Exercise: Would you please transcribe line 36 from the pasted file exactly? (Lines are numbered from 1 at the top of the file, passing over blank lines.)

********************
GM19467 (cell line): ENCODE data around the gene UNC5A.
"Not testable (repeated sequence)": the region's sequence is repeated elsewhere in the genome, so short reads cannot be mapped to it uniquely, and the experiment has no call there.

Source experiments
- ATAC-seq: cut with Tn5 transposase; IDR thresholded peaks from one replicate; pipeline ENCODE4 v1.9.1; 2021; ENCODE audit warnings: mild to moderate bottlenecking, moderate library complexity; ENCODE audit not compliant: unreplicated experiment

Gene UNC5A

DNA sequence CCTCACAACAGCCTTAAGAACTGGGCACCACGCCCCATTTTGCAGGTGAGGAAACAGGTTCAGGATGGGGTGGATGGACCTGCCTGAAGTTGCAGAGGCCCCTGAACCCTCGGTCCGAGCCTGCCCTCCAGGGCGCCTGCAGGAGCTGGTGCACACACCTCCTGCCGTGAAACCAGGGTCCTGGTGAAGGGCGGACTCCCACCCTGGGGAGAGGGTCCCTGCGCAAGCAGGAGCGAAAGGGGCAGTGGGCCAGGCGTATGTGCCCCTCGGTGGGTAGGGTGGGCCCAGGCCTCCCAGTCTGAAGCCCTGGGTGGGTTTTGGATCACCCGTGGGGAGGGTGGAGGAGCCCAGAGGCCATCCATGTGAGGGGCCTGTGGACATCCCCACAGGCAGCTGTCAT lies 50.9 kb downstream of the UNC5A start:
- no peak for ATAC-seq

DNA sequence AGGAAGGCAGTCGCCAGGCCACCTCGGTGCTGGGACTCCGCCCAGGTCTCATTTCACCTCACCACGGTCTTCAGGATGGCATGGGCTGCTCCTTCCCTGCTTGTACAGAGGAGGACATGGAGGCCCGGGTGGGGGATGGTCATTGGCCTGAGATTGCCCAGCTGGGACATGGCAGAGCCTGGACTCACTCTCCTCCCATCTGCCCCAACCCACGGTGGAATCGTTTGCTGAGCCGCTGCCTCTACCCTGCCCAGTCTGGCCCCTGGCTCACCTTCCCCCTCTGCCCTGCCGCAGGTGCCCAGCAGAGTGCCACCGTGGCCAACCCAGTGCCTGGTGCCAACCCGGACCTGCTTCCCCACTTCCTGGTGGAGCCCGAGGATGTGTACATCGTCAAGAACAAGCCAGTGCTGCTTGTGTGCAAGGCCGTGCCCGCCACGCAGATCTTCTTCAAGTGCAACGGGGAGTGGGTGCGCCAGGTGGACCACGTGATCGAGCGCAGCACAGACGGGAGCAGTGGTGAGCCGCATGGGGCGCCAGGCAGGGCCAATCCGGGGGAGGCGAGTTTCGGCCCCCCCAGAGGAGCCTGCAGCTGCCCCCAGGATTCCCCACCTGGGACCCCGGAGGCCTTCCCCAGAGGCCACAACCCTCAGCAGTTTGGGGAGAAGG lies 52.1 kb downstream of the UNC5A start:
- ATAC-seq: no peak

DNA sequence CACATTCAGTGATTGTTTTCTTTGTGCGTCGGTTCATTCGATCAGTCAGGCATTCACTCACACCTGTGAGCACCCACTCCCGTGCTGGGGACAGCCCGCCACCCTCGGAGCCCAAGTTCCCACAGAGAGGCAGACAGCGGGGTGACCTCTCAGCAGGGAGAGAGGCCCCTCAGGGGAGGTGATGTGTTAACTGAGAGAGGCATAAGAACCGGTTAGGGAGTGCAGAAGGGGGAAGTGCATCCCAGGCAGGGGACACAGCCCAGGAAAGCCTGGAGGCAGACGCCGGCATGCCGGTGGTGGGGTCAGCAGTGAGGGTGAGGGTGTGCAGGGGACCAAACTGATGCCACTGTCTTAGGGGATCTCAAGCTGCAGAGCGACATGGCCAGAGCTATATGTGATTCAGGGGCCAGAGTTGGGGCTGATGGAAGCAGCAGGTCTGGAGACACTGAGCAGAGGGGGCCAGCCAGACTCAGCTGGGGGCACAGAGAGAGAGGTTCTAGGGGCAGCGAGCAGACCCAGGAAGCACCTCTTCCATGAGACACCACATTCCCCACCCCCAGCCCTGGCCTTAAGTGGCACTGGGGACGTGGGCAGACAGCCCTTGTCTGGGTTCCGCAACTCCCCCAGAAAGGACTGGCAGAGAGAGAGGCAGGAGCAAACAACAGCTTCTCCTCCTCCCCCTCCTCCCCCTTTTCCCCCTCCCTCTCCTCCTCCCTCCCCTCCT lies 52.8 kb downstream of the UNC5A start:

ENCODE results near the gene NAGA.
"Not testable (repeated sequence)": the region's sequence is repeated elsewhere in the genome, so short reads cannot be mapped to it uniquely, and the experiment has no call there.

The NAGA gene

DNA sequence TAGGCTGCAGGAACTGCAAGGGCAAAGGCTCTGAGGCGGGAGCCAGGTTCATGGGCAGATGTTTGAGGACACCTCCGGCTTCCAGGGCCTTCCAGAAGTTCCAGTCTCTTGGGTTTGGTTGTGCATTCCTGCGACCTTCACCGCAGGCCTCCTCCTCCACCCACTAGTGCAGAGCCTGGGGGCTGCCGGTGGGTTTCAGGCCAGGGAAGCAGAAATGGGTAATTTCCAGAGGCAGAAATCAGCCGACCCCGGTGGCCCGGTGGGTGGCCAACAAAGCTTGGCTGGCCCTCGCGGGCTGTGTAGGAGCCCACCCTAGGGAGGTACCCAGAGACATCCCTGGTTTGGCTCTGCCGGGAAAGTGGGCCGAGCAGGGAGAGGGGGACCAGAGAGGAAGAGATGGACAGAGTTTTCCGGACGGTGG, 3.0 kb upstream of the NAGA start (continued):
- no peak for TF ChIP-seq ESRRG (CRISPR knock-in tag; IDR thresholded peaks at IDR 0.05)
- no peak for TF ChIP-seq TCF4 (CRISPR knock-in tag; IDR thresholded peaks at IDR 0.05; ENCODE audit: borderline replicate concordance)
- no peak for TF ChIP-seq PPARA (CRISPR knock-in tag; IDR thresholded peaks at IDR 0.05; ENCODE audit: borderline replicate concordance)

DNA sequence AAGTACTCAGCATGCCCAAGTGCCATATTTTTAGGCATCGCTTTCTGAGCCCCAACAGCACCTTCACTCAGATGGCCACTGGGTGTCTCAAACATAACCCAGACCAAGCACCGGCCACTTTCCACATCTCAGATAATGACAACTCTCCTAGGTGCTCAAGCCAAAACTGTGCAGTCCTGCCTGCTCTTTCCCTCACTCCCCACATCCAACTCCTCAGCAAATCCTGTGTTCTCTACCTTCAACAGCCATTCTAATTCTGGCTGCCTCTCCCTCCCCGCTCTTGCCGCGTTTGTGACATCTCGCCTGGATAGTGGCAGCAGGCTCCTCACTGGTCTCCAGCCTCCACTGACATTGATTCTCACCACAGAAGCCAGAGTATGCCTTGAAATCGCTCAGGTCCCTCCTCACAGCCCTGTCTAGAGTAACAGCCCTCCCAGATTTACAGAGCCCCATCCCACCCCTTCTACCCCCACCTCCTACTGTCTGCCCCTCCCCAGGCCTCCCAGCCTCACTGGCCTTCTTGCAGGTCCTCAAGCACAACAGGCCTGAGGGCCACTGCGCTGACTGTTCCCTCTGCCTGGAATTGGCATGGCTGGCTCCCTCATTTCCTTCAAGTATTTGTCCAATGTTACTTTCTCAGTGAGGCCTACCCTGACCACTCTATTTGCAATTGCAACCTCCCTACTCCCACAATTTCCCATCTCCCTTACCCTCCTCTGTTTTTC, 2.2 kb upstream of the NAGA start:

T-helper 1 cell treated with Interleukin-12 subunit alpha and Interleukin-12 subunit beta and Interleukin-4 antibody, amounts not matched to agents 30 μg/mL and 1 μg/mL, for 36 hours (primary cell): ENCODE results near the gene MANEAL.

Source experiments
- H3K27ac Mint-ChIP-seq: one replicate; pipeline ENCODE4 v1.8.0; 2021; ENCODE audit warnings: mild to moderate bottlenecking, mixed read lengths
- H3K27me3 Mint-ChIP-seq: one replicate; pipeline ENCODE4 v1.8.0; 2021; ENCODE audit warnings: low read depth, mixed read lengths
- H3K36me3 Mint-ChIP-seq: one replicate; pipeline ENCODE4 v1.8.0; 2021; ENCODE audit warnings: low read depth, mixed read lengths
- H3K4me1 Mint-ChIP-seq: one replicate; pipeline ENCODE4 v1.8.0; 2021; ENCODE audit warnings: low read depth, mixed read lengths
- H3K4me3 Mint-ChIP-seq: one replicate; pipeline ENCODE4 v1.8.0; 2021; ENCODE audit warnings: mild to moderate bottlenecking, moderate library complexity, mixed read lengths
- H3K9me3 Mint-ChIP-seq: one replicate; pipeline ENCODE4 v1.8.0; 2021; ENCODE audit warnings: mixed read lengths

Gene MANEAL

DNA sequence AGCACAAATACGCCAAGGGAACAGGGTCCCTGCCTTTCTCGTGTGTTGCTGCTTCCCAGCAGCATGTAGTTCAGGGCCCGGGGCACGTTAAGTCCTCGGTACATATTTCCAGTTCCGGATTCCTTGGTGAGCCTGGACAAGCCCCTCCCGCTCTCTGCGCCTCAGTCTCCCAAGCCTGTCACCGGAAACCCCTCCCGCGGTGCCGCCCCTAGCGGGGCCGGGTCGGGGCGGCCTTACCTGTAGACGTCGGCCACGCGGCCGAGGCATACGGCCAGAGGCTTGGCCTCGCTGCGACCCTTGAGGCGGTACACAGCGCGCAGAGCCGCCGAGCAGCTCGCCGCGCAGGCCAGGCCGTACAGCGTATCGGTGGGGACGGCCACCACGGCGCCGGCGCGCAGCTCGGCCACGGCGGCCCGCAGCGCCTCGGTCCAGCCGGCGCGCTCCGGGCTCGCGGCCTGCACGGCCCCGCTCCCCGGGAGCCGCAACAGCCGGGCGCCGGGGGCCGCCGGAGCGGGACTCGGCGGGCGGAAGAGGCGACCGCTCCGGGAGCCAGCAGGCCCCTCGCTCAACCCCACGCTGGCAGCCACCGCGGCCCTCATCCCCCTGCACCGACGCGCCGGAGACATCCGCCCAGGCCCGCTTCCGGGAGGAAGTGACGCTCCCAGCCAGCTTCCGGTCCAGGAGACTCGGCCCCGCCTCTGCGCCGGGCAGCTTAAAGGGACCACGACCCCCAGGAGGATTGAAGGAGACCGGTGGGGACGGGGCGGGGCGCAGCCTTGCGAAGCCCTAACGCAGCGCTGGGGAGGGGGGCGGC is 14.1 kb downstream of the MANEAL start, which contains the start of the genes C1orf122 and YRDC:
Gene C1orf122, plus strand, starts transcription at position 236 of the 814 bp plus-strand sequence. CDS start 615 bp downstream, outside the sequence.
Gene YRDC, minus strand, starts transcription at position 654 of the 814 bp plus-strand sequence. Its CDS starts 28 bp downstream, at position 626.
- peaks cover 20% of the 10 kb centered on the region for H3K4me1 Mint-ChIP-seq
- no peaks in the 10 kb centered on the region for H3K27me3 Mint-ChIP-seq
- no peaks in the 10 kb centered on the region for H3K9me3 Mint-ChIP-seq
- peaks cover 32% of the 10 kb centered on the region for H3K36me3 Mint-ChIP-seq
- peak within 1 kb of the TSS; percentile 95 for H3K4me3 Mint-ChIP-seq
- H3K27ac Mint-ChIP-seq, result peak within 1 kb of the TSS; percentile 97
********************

- H3K27ac Mint-ChIP-seq, result peak within 1 kb of the TSS; percentile 97